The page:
MIT has apologised for, and taken offline, a dataset which trains AI models with misogynistic and racist tendencies.
The dataset in question is called 80 Million Tiny Images and was created in 2008. Designed for training AIs to detect objects, the dataset is a huge collection of pictures which are individually labelled based on what they feature.
Machine-learning models are trained using these images and their labels. An image of a street – when fed into an AI trained on such a dataset – could tell you about things it contains such as cars, streetlights, pedestrians, and bikes.
Two researchers – Vinay Prabhu, chief scientist at UnifyID, and Abeba Birhane, a PhD candidate at University College Dublin in Ireland – analysed the images and found thousands of concerning labels.
MIT’s training set was found to label women as “bitches” or “whores,” and people from BAME communities with the kind of derogatory terms I’m sure you don’t need me to write. The Register notes the dataset also contained close-up images of female genitalia labeled with the C-word.
The Register alerted MIT to the concerning issues found by Prabhu and Birhane with the dataset and the college promptly took it offline. MIT went a step further and urged anyone using the dataset to stop using it and delete any copies.
A statement on MIT’s website claims it was unaware of the offensive labels and they were “a consequence of the automated data collection procedure that relied on nouns from WordNet.”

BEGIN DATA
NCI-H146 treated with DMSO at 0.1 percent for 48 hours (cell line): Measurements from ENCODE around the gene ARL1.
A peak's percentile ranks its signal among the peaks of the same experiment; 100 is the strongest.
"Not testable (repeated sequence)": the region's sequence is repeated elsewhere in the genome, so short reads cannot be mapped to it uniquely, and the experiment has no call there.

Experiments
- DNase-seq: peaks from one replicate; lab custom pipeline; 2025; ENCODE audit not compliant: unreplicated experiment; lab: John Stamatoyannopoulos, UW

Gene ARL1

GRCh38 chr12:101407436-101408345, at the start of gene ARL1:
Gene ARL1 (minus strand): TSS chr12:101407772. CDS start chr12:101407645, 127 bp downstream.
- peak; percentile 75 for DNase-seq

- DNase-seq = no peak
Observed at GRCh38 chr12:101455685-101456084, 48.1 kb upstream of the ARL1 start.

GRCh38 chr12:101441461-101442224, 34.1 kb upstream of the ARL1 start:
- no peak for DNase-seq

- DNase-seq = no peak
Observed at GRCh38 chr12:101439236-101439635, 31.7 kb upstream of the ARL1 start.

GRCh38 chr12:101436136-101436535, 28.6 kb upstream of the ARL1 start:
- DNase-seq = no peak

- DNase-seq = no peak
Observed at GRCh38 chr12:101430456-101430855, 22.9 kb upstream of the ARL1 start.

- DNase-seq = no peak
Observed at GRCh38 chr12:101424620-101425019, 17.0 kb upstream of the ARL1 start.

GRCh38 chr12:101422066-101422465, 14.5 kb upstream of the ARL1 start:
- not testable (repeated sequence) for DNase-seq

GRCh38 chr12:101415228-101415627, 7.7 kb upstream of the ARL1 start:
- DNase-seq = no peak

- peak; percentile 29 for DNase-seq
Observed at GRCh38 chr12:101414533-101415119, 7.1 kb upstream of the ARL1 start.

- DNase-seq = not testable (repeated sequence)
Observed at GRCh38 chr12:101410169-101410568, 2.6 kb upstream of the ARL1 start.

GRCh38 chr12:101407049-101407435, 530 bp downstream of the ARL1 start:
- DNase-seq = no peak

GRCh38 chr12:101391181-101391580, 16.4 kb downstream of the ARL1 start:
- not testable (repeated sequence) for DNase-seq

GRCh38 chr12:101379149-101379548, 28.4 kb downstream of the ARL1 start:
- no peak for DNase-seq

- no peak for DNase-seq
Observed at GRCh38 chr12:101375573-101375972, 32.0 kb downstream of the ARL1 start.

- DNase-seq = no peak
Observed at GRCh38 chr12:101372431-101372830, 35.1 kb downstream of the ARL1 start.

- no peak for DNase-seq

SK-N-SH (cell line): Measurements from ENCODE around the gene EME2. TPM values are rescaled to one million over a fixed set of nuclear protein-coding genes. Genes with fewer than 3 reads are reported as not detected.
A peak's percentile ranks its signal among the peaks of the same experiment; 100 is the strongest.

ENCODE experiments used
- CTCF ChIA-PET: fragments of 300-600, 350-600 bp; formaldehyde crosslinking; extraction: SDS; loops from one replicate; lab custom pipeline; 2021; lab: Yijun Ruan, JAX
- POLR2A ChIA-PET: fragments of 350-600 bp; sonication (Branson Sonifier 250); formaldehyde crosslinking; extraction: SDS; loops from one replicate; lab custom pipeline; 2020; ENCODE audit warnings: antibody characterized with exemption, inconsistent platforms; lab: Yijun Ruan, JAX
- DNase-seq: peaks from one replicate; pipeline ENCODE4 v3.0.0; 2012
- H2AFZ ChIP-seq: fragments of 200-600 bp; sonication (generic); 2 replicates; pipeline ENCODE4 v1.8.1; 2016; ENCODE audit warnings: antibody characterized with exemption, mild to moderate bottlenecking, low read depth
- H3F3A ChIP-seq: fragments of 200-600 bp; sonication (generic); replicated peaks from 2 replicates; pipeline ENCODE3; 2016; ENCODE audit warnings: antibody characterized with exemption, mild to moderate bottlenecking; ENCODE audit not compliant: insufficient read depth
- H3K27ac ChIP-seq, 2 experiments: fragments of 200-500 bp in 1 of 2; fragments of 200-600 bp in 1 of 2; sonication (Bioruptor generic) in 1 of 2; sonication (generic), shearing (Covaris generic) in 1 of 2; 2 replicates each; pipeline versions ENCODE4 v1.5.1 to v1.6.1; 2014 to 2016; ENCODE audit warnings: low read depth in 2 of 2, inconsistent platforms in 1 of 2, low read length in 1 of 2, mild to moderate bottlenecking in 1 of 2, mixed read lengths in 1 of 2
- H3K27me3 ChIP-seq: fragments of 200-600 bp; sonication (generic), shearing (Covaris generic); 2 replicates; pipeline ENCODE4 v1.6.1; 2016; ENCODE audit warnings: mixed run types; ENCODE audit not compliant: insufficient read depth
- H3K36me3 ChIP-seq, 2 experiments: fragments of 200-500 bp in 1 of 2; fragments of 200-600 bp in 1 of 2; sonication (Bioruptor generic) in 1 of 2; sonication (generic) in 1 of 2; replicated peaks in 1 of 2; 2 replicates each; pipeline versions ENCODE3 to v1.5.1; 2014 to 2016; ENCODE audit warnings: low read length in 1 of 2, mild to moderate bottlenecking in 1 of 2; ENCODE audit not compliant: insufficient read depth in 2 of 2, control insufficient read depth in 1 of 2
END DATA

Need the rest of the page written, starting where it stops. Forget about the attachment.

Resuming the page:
The statement goes on to explain the 80 million images contained in the dataset, with sizes of just 32×32 pixels, means that manual inspection would be almost impossible and cannot guarantee all offensive images will be removed.
“Biases, offensive and prejudicial images, and derogatory terminology alienates an important part of our community – precisely those that we are making efforts to include. It also contributes to harmful biases in AI systems trained on such data,” wrote Antonio Torralba, Rob Fergus, and Bill Freeman from MIT.
“Additionally, the presence of such prejudicial images hurts efforts to foster a culture of inclusivity in the computer vision community. This is extremely unfortunate and runs counter to the values that we strive to uphold.”
You can find a full pre-print copy of Prabhu and Birhane’s paper here (PDF)
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